But this is precisely what has been happening over the past week. Prices rose by 0.3 per cent between March and April, pushing the annual inflation rate up 0.1 point to 4.3 per cent despite the deep German recession. Instead of Frankfurt's inflation-obsessed central bankers squealing in pain, they surprised international markets last week by dropping both the floor and ceiling official interest rates. This was followed yesterday by an unexpectedly large 0.34-point cut in the money market rate to 7.75 per cent.
Their rhetoric is also changing. Helmut Schlesinger, the Bundesbank president, recently hinted that the rate cuts would keep coming. 'It is clear,' he said this week, 'that the change in problems leads to a change in solutions. Someone you might have called a hawk before might be called a dove in the current context.' His deputy, Hans Tietmeyer, pointed out that inflation was a lagging indicator, so that its apparent present strength should not prevent further rate cuts. Mr Schlesinger added that the figures should be interpreted with care, and their significance should 'not be overstated'.
Bundesbank council members are now emphasising that the cost-of- living index is no longer a reliable guide to price developments in Germany because it is distorted by administered price rises, such as rents and municipal services. By contrast, the pressure from import, wholesale and producer prices has weakened considerably. This change of emphasis appears to reflect a shift in the balance on the Bundesbank's central council from the inflation purists towards the recession worriers.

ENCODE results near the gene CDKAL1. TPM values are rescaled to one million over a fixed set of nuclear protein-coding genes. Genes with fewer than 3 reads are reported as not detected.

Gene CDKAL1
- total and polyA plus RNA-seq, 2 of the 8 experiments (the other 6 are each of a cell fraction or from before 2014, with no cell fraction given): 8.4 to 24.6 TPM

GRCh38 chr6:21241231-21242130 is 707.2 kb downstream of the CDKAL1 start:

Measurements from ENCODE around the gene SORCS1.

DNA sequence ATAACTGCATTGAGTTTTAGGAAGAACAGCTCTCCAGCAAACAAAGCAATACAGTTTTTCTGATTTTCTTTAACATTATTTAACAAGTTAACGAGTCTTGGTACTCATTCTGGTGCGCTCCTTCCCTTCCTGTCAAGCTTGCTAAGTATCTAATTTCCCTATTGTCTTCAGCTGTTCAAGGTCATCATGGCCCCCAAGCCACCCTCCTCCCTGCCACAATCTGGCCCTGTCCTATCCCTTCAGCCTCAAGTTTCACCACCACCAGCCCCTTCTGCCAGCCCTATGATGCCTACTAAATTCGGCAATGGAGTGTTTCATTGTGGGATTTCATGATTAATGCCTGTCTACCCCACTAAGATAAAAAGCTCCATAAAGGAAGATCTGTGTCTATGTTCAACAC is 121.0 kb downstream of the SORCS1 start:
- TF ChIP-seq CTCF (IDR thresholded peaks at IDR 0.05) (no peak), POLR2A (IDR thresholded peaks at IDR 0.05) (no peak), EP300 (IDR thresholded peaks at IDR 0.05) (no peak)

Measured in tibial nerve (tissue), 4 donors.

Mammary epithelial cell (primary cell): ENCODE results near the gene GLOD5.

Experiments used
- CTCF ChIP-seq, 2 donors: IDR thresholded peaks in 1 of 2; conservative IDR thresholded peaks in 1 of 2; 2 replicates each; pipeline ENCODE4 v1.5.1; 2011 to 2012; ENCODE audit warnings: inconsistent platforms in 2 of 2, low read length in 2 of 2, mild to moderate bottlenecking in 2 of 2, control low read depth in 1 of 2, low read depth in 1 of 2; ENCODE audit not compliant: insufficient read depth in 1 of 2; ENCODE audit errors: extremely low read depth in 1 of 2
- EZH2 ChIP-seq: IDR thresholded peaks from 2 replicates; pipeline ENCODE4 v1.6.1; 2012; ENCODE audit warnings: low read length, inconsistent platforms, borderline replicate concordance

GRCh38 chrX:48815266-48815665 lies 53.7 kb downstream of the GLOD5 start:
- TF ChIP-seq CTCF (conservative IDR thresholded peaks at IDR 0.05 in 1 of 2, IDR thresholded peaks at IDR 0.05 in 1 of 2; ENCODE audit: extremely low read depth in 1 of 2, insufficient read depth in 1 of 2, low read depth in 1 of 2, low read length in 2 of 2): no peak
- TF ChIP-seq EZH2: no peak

The evident desire to accelerate the process of rate cuts in the face of the mounting evidence that Germany is in its worst post-war recession should not be misconstrued as opening the flood-gates. The strategy of small steps will continue, because conditions allow for little else. While the recent weakness of the dollar has facilitated the latest cuts, the Bundesbank remains sensitive to the fact that the strong mark is living off historic trust and high short-term rates. Germany's economic fundamentals hardly support such strength.
Too bold a cut in rates could prove counter-productive both by pushing the mark out of bed and by ratcheting up long-term interest rates, to which German lending is disproportionately linked. Nevertheless, the Bundesbank now looks on course for 5-6 per cent by the end of the year and maybe as little as 4 per cent next.Reuse content